You, the observer, are observing the fact, which you term as being lonely. Is the observer different from the thing which he observes? It is different only as long as he gives it a name; but if you do not give it a name, the observer is the observed. The name, the term, acts only to divide; and then you have to battle with that thing. But, if there is no division, if there is an integration between the observer and the observed, which exists only when there is no naming – you can try this out and you will see – , then the sense of fear is entirely gone. It is fear that is preventing you from looking at this when you say, you are empty, you are this, you are that, you are in despair. And fear exists only as memory, which comes when you term; but when you are capable of looking at it without terming, then, surely, that thing is yourself. So, when you come to that point, when you are no longer naming the thing of which you are afraid, then you are that thing. When you are that thing, there is no problem, is there? It is only when you do not want to be that thing, or when you want to make that thing different from what it is, that the problem arises. But if you are that thing, then the observer is the observed, they are a joint phenomenon, not separate phenomena; then there is no problem, is there? Please, experiment with this, and you will see how quickly that thing is resolved and transcended, and something else takes place. Our difficulty is to come to that point, when we can look at it without fear; and fear arises only when we begin to recognize it, when we begin to give it a name, when we want to do something about it. But, when the observer sees that he is not different from the thing which he calls emptiness, despair, then the word has no longer a meaning. The word has ceased to be, it is no longer despair. When the word is removed, with all its implications, then there is no sense of fear or despair. Then, if you proceed further, when there is no fear, no despair, when the word is no longer important, then, surely, there is a tremendous release, a freedom; and in that freedom there is creative being, which gives a newness to life. To put it differently: We approach this problem of despair through habitual channels. That is, we bring our past memories to translate that problem; and thought, which is the result of memory, which is founded upon the past, can never solve that problem, because it is a new problem. Every problem is a new problem; and when you approach it, burdened with the past, it cannot be solved. You cannot approach it through the screen of words, which is the thinking process; but when the verbalization stops – because you understand the whole process of it, you leave it – , then you are able to meet the problem anew; then the problem is not what you think it is. So, you might say at the end of this question, “What am I to do? Here I am in despair, in confusion, in pain; you haven’t given me a method to follow, to become free.” But, surely, if you have understood what I have said, the key is there: a key which opens much more than you realize if you are capable of using it.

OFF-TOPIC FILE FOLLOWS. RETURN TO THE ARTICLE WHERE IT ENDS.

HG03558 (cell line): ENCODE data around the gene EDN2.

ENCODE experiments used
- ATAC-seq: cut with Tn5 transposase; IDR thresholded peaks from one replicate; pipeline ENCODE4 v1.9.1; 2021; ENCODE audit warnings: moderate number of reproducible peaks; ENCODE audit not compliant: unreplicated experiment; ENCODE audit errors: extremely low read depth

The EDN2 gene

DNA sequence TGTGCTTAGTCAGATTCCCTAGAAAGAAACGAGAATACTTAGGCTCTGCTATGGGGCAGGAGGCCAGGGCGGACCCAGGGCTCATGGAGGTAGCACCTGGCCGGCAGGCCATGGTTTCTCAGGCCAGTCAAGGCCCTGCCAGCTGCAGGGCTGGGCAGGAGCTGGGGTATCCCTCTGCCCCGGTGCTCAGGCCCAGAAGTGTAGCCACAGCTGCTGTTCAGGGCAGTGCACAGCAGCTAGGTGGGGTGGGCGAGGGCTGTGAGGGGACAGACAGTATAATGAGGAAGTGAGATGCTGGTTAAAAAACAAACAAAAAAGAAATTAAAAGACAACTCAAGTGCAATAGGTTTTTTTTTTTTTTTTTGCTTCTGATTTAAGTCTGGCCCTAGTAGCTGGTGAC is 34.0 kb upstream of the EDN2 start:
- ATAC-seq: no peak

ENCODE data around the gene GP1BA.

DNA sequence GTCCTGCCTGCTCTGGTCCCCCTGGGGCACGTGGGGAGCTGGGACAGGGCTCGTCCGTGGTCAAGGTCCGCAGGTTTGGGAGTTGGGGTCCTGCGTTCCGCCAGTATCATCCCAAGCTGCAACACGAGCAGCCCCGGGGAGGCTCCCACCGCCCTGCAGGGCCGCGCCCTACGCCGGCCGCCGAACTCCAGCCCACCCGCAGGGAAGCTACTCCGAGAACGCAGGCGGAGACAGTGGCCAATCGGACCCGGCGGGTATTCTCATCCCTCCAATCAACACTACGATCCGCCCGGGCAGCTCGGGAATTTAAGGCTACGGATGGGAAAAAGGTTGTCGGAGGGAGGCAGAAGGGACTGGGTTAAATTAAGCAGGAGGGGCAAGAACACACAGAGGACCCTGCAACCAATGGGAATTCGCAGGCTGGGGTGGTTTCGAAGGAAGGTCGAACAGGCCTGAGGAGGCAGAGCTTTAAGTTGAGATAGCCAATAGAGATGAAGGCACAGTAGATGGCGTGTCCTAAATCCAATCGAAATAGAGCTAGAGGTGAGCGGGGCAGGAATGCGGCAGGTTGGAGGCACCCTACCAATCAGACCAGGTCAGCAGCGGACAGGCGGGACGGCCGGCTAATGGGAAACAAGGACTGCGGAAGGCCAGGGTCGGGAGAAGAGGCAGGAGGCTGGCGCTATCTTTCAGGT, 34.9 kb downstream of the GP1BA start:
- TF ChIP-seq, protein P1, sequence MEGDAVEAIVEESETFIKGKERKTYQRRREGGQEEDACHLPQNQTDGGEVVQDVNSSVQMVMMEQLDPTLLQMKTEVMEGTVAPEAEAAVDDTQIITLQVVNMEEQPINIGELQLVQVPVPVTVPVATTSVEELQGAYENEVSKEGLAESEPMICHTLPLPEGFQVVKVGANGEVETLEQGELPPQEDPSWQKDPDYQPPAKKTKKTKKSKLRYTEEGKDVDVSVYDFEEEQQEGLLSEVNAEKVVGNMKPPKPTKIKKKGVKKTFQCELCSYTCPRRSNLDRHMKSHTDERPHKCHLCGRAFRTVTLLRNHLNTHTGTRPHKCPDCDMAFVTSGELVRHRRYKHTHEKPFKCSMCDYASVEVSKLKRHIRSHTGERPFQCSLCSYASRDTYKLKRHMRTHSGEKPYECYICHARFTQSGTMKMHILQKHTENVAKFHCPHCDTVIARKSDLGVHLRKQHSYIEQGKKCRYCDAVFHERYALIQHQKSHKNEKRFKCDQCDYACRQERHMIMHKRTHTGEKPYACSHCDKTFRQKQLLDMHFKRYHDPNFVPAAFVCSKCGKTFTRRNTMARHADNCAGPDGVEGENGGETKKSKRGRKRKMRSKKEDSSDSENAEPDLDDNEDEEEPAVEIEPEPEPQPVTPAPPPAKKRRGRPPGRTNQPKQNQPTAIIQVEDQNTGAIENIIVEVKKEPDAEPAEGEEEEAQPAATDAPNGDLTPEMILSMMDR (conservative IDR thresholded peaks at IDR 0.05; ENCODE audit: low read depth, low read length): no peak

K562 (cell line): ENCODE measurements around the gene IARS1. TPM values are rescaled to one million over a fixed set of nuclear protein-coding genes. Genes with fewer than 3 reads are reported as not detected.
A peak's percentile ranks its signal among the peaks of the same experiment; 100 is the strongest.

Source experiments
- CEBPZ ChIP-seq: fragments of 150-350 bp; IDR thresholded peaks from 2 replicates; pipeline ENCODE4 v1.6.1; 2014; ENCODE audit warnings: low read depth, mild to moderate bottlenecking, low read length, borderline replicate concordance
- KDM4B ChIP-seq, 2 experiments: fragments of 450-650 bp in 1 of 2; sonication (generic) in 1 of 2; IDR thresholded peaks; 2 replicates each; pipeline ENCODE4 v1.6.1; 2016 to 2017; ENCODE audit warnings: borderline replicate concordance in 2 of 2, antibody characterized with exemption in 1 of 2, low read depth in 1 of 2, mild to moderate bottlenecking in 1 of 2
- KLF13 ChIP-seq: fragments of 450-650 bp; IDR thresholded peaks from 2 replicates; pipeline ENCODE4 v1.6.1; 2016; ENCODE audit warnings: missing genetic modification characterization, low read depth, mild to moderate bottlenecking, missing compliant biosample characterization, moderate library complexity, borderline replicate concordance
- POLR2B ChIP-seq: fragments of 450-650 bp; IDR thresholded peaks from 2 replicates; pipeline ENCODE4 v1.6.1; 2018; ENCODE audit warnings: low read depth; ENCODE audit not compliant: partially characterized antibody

(From The Collected Works, Vol. V Ojai 4th Public Talk 24th July 1949)

For daily Krishnamurti quotes delivered by RSS or email, sign up here at the official online repository.

alain robbe-grillet

Speaking of his autobiography in a 1985 interview with The Paris Review:

INTERVIEWER

Some people like the theory of literature contained in the book above all.

ROBBE-GRILLET

Indeed! Which is the continuation of what is in my novels and my theoretical works. None of these points is indifferent to me, at the same time none really interests me. What does interest me is the weaving of all these different elements in the book; the way they mix in movement, constantly shifting and changing, as if they were fragments of me. When I think of myself, I feel that I am made up of fragments in which there are childhood memories, fictional characters I particularly care about—such as Henri de Corinth—and even characters who belong to literature and with whom I feel I have family ties. Stavrogin of The Possessed and Madame Bovary are related to me exactly as my grandfather is, or my aunt. So it is the way all these figures move and refuse to be fixed that excites me. Well, at least that is what I say today. Another day I might say something different!

[…]

I am certain that a novelist is someone who attributes a different reality-value to the characters and events of his story than to those of “real” life. A novelist is someone who confuses his own life with that of his characters.

disordered chronology of movement

I.